The Enemy Within by Kris Lundgaard

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Out of his own struggle with sin Lundgaard turned to the great Puritan John Owen for help.  He devoured Owen’s books Indwelling Sin and The Mortification of Sin with apparently great personal benefit.   But realizing that few would wade through these tomes Lundgaard decided to “kidnap” Owen (p. 14) and simplify his teaching through use of modern language and examples.  I think he went a little overboard in this regard but overall he succeeds in his purpose.

The Enemy Within describes well the struggle that every believer has with sin.  Suitable warnings of sin’s deception are given and many means of dealing with sin are identified.  I don’t believe this little volume offered anything new but it serves as a good overview of biblical teaching, even though  I was a bit disturbed by several Old Testament references taken out of context.  Most of these texts were addressed to Israel concerning its unique situation but applied by Lundgaard to the Christian life.  This is an unfortunate use of Scripture at best (pp. 88, 136-138). 

More troublesome, however, is Lundgaard’s insistence (apparently via Owen) that the flesh can be put to death (pp. 34, 142, 143, 148) or weakened by some means (p. 71).  Given all of Lundgaard’s warnings about the dangers and power of the flesh, it seemed extremely contradictory to be told by the same author that we can kill the flesh.  And while Lundgaard and Owen mean well they make a serious error by teaching that flesh can actually be mortified in this life.  The Word gives no indication that the flesh ever dies, grows weak or takes a vacation.  It is ever our great enemy ready to pounce when the conditions are right.  By the Spirit’s power believers can win battles over the flesh (Gal 5:16ff) but it is important to understand the war is not over until we are in the presence of Christ.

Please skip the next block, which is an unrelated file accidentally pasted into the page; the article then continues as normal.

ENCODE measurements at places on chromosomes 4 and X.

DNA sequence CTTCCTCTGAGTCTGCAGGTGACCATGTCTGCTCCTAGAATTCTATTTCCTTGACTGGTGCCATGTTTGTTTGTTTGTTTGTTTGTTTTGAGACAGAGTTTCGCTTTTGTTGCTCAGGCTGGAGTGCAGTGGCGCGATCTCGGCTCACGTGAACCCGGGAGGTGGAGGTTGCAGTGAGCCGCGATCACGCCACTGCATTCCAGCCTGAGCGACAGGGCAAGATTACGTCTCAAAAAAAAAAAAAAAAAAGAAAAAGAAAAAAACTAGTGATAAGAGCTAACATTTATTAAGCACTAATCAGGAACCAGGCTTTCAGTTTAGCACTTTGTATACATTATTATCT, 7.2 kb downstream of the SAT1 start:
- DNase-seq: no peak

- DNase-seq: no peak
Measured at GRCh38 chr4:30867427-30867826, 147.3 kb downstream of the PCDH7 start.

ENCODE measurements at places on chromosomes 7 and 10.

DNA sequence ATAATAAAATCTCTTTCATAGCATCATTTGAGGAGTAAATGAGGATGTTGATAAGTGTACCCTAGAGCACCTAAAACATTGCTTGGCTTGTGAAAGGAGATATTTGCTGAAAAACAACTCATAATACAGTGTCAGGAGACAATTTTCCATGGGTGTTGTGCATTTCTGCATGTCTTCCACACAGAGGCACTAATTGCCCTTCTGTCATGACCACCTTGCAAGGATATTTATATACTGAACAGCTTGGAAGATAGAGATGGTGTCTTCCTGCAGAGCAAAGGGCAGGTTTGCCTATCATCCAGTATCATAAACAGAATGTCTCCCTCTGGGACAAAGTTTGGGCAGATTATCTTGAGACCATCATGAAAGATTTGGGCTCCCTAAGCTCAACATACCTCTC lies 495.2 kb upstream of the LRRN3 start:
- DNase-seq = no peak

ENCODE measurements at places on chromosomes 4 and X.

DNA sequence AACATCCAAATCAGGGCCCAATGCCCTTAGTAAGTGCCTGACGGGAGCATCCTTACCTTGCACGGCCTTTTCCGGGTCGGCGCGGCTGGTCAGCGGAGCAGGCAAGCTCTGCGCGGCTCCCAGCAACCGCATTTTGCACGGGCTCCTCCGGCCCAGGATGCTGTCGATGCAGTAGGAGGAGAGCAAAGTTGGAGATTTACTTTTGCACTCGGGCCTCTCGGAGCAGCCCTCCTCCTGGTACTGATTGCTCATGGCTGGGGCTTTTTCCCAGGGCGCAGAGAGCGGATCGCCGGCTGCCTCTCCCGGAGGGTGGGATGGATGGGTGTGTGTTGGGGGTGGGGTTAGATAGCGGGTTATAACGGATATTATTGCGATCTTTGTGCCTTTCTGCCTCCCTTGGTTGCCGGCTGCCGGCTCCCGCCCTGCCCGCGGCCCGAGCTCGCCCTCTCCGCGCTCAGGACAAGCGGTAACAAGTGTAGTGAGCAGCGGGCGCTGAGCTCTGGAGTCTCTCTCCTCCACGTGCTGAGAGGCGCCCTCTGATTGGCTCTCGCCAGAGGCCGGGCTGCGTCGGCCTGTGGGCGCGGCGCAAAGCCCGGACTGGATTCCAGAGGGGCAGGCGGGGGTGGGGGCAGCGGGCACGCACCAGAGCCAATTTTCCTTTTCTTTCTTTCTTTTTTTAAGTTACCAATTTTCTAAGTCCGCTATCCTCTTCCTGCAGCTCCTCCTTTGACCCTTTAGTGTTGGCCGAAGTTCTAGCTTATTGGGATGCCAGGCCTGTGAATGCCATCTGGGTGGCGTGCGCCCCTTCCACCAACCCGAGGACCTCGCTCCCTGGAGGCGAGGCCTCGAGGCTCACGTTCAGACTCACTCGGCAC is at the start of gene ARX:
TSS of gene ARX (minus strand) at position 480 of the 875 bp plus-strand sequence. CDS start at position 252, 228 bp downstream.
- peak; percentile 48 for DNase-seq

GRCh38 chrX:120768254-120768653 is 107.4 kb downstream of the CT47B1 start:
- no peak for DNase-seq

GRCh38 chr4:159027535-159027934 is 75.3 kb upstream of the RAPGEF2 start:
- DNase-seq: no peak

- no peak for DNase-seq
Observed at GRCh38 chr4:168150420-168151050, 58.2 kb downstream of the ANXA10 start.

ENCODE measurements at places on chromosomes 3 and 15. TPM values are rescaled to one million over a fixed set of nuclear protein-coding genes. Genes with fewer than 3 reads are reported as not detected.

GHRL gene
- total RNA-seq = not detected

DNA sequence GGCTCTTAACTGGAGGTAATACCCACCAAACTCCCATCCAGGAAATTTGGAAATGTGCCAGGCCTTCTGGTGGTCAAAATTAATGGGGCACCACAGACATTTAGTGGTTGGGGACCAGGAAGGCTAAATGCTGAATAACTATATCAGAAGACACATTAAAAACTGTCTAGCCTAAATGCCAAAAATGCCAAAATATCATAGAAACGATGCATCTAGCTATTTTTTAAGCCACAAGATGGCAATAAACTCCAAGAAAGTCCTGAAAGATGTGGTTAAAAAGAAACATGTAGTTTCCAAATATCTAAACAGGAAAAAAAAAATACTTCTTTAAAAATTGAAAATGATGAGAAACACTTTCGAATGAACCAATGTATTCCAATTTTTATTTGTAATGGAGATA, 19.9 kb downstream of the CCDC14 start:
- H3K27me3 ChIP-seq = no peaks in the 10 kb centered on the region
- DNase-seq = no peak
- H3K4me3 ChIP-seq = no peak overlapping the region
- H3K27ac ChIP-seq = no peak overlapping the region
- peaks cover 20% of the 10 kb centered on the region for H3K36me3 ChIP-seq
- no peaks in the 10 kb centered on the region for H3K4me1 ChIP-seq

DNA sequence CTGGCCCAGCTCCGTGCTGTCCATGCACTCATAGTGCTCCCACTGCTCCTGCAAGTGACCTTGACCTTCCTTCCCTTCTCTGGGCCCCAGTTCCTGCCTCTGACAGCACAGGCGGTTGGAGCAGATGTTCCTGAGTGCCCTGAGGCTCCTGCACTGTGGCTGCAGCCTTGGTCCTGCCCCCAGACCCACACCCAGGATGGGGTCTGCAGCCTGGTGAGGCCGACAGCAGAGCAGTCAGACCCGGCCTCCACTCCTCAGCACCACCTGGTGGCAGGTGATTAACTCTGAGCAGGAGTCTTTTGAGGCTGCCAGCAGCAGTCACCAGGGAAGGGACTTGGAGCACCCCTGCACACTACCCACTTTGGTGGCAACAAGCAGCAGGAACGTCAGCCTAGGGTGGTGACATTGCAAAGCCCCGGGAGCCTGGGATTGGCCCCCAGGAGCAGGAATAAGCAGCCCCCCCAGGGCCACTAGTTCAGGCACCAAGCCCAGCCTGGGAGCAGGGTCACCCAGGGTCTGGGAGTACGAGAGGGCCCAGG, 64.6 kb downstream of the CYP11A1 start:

For someone wanting a more accessible reading of Owen The Enemy Within would be helpful.  But I did not find enough unique in the volume to recommend it highly and Lundgaard’s teaching on mortification of the flesh is not consistent with New Testament teaching.

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